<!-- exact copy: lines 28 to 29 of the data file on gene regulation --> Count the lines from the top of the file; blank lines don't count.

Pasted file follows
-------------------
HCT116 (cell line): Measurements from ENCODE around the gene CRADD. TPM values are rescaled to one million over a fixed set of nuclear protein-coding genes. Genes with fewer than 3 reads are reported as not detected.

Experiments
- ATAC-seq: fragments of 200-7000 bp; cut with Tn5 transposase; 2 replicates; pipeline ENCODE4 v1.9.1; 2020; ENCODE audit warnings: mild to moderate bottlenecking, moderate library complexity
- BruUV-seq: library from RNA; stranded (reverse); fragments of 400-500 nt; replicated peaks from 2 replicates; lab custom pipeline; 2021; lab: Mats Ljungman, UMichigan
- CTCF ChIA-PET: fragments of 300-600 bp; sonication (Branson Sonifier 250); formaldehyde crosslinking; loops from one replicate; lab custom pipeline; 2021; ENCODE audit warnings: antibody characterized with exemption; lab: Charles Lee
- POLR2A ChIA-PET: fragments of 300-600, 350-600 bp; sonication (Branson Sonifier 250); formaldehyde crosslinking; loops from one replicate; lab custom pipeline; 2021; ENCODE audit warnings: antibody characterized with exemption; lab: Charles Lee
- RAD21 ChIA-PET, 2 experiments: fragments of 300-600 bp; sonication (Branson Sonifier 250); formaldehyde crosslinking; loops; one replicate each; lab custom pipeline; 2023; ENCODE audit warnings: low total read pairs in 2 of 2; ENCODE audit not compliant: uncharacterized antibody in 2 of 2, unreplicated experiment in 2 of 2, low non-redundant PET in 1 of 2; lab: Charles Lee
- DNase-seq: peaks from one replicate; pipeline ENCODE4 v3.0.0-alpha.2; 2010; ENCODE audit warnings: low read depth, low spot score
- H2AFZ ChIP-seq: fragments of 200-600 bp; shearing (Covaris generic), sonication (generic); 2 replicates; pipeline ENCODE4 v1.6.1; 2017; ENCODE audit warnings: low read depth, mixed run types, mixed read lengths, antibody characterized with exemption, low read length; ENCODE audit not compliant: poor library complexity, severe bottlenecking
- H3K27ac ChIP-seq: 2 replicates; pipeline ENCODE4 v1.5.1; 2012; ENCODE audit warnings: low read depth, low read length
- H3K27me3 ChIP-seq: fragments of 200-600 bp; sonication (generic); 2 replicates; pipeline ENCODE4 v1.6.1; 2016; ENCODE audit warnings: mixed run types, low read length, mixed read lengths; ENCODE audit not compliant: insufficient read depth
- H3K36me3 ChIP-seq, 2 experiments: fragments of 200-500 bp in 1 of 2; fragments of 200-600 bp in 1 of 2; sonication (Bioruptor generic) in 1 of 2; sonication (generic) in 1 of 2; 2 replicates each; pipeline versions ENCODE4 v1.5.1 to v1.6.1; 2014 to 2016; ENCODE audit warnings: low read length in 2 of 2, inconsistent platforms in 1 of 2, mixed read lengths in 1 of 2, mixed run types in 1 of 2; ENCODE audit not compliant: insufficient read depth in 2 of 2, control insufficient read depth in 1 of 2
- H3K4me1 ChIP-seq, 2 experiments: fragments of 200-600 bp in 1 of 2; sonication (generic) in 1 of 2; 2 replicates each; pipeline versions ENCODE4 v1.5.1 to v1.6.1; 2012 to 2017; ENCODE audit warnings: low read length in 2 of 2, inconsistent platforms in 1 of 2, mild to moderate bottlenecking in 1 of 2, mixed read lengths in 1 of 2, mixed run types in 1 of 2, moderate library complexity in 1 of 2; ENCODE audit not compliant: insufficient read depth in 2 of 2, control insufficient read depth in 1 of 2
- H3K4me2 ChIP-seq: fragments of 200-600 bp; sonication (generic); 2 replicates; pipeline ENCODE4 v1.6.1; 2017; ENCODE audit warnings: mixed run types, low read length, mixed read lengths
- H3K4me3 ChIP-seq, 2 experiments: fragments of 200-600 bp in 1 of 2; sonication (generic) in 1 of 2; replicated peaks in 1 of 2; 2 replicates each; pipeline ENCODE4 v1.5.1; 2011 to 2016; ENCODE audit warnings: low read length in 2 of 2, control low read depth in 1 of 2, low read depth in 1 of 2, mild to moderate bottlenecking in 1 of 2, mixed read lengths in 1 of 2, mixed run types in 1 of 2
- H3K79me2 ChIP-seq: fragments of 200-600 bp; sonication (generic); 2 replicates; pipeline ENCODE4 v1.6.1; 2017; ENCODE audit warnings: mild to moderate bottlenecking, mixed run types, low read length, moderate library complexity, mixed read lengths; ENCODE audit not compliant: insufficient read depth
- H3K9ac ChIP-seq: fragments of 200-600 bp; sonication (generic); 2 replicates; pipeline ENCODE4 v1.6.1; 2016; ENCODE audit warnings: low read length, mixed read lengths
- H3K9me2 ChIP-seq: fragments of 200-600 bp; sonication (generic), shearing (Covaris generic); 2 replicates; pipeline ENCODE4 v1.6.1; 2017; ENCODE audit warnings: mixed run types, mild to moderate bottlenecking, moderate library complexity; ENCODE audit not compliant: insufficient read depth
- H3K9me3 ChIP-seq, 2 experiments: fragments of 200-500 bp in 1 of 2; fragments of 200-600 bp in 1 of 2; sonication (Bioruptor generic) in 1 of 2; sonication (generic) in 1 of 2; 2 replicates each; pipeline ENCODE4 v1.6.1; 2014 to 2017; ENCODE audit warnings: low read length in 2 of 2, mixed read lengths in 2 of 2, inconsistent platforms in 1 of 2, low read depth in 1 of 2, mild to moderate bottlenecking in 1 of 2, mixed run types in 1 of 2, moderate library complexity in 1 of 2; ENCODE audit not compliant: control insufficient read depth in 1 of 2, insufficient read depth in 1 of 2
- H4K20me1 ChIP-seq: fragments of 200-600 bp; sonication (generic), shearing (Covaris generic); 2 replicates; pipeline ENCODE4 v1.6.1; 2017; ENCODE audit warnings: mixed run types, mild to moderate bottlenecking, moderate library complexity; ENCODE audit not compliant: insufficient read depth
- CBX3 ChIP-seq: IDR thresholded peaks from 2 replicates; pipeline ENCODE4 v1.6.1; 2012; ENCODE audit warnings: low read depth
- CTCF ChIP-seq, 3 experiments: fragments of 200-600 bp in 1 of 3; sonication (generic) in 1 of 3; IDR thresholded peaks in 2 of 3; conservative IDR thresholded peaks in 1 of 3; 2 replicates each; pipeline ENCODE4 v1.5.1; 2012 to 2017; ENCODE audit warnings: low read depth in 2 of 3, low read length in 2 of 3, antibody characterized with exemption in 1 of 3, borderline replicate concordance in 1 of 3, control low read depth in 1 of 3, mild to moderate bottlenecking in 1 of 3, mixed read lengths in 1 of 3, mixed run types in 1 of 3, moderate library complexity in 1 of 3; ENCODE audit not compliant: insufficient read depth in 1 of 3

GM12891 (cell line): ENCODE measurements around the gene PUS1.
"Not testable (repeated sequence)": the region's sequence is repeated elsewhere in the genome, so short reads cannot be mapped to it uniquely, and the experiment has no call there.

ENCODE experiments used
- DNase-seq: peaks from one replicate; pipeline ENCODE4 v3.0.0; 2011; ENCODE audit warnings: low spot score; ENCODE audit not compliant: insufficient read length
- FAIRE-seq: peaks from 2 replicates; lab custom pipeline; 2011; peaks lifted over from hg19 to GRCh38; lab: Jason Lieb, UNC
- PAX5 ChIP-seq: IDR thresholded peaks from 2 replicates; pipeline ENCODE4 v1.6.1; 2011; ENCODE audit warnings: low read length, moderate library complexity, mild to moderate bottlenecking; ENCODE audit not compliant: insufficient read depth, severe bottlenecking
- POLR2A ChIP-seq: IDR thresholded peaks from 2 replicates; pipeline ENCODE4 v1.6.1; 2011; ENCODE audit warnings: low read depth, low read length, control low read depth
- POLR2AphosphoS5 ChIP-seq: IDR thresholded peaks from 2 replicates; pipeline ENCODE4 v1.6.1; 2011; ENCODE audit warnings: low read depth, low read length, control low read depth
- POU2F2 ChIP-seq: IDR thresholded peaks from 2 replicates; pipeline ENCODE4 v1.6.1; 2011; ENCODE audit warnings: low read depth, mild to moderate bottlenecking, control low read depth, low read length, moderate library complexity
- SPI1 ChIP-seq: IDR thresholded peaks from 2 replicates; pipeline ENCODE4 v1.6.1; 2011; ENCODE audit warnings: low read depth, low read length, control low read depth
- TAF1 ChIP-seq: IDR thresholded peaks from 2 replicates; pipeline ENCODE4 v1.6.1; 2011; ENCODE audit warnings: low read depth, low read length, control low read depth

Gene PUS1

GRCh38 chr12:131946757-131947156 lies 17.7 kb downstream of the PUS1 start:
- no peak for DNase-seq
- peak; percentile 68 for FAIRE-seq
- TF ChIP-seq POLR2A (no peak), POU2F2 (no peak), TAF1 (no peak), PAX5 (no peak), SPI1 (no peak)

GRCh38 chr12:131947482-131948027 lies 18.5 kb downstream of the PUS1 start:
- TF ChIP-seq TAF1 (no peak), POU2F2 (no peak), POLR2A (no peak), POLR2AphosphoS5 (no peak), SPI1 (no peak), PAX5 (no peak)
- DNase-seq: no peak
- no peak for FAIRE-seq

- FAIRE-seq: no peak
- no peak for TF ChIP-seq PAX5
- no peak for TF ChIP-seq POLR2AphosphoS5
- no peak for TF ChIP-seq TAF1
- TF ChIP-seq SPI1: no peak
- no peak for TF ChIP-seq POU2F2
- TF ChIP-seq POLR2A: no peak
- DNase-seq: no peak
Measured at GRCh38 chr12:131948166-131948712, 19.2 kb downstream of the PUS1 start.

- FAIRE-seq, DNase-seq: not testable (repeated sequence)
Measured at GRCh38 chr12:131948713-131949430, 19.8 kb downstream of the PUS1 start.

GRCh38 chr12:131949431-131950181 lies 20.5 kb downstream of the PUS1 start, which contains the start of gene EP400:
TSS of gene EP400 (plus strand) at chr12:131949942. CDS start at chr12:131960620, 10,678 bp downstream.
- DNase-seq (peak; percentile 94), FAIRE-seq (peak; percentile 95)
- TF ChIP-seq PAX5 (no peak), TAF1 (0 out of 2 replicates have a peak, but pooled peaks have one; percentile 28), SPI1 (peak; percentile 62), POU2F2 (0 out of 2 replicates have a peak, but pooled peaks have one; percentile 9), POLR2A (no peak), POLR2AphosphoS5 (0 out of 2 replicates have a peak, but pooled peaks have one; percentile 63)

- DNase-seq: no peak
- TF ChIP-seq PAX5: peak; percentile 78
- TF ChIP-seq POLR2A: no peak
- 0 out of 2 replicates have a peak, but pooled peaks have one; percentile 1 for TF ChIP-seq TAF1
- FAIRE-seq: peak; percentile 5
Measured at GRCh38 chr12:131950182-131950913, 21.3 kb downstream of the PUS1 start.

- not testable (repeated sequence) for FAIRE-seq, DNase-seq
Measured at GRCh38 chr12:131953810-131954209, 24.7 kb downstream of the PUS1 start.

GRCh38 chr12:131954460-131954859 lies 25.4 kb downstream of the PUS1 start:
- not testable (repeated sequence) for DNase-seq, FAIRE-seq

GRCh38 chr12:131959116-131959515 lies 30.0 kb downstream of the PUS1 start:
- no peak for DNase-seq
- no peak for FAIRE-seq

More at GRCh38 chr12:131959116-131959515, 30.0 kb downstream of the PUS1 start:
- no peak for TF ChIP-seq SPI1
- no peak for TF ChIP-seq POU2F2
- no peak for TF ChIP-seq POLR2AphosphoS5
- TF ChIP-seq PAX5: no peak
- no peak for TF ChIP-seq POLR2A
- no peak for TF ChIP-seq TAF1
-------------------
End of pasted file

- PAX5 ChIP-seq: IDR thresholded peaks from 2 replicates; pipeline ENCODE4 v1.6.1; 2011; ENCODE audit warnings: low read length, moderate library complexity, mild to moderate bottlenecking; ENCODE audit not compliant: insufficient read depth, severe bottlenecking
- POLR2A ChIP-seq: IDR thresholded peaks from 2 replicates; pipeline ENCODE4 v1.6.1; 2011; ENCODE audit warnings: low read depth, low read length, control low read depth